Forum for Science, Industry and Business

Sponsored by:     3M 
Search our Site:

 

When Earth turned bad: New evidence supports terrestrial cause of end-Permian mass extinction

01.12.2004


Two hundred and fifty million years ago, ninety percent of marine species disappeared and life on land suffered greatly during the world’s largest mass extinction. The cause of this great dying has baffled scientists for decades, and recent speculations invoke asteroid impacts as a kill mechanism. Yet a new study published in the December issue of Geology provides strong indications that the extinction cause did not come from the heavens but from Earth itself.



An international team of scientists led by Christian Koeberl from the University of Vienna studied rock samples taken from deep in the Carnic Alps of southern Austria and the western Dolomites in northeast Italy. Their findings promise to fuel what is already one of the hottest debates in earth science. "Our geochemical analyses of these two famous end-Permian sections in Austria and Italy reveal no tangible evidence of extraterrestrial impact," said Koeberl. "This suggests the mass extinction must have been home-grown."

Layers of rocks contain a chemical testimony of environmental change though time. Asteroids and comets are chemically different from the Earth and when these objects arrive they leave a tell-tale chemical fingerprint in the rocks. With the help of colleagues from the USA and UK, Koeberl confirmed the presence of the element iridium in the samples. Iridium is abundant in asteroids, comets, and other extraterrestrial material.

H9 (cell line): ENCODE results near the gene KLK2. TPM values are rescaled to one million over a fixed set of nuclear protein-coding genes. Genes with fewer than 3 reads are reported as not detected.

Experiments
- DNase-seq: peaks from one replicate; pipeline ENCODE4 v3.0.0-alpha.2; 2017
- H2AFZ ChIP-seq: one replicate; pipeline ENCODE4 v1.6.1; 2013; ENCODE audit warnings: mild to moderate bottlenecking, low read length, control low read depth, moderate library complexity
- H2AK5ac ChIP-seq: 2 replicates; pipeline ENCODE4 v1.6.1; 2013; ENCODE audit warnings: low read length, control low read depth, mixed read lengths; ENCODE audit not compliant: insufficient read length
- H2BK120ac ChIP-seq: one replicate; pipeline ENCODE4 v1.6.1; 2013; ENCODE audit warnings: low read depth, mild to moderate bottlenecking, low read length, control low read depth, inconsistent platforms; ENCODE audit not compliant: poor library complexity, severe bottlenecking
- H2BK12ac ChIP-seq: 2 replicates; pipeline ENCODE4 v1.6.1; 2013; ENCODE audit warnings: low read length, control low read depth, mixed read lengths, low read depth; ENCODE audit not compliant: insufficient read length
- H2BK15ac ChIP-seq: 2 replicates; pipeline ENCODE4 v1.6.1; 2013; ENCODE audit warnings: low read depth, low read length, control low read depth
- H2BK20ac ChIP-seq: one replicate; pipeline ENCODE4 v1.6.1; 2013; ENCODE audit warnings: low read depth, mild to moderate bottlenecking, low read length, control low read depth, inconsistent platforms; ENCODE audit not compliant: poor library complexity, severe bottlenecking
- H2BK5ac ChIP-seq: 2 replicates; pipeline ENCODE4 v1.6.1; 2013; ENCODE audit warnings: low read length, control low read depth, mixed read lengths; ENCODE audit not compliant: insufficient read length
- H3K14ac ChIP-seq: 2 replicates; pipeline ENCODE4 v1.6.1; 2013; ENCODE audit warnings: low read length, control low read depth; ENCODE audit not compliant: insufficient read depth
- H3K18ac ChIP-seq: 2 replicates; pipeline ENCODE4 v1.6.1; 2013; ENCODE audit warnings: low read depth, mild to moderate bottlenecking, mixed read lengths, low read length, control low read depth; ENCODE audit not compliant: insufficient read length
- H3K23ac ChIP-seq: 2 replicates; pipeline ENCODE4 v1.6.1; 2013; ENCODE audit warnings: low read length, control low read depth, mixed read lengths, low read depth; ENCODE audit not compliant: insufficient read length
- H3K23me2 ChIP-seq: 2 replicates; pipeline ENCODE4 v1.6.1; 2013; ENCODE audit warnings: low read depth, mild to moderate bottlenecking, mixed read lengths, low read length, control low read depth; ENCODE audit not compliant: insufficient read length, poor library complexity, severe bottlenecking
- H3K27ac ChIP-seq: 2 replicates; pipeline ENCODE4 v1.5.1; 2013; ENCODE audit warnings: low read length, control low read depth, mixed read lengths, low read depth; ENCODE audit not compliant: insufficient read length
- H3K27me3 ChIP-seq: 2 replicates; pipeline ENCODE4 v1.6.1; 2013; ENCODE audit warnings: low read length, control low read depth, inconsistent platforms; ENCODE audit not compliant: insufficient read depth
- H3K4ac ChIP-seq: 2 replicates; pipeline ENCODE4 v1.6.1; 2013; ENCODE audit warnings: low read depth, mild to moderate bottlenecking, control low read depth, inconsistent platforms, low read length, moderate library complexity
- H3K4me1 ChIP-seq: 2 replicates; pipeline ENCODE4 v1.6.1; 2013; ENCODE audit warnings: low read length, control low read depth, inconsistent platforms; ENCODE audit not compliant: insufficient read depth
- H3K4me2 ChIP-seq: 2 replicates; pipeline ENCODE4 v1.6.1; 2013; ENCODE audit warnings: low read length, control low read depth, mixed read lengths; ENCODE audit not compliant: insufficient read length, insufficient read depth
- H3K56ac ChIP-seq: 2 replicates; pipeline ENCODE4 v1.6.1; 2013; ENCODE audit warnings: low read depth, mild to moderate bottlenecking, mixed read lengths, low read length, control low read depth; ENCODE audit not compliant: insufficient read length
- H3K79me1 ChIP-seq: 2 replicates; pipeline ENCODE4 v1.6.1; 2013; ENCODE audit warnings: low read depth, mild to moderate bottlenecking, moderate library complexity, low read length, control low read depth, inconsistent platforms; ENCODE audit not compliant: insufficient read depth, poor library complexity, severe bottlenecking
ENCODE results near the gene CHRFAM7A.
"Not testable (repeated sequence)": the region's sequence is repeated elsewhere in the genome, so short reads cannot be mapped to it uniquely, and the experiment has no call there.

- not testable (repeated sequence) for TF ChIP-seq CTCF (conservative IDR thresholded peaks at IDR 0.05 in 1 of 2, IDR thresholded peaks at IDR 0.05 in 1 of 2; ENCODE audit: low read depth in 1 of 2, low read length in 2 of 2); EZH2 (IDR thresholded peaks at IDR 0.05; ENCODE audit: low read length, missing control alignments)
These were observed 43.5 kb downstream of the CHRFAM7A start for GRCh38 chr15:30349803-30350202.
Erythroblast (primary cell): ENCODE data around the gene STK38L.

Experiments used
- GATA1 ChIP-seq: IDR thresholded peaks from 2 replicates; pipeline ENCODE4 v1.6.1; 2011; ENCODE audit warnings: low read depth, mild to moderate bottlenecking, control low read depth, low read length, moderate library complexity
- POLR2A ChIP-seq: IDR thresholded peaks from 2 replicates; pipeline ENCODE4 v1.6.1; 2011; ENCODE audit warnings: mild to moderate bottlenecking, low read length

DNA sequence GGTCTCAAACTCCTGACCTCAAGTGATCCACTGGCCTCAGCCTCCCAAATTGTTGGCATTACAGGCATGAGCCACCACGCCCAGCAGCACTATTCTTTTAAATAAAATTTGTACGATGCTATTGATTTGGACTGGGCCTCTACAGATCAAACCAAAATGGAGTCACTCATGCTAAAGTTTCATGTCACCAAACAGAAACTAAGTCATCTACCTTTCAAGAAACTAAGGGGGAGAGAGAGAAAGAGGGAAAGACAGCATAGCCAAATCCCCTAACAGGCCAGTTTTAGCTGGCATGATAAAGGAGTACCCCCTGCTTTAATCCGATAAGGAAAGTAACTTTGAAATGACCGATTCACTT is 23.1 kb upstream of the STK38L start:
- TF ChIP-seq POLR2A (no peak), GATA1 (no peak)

However, the amounts found were very small compared to those associated with the asteroid impact that many scientists believe killed off the dinosaurs 65 million years ago. At the same time, the team found no traces of the extraterrestrial isotopes helium-3 and osmium-187, commonly associated with impact events.

What the team did find, however, was evidence of purely terrestrial processes at work. According to Koeberl, "The slight concentrations of iridium may have been deposited by sluggish oceans when atmospheric carbon dioxide levels were high and seawater oxygen levels were low. The source of the carbon dioxide was probably volcanic activity."

Large areas of Earth’s crust can be split by volcanic activity to create space in which oceans form. When it comes to cracking continents, however, breaking up is very hard to do. At the close of the Permian, one such failed attempt at ocean forming led to massive volcanic activity in the heart of present day Siberia. Emissions flooded the atmosphere leading to changes in climate and patterns of oceanic circulation.

"Our findings support the view that evidence for an extraterrestrial impact event during this time period is weak and inconsistent," said Koeberl. "At the same time, they suggest that widespread volcanic activity may have been the ’smoking gun,’ quite literally, that wiped out much of life on Earth."

Ann Cairns | EurekAlert!
Further information:
http://www.geosociety.org

All articles from Earth Sciences >>>

The most recent press releases about innovation >>>

Die letzten 5 Focus-News des innovations-reports im Überblick:

Im Focus: A Challenging European Research Project to Develop New Tiny Microscopes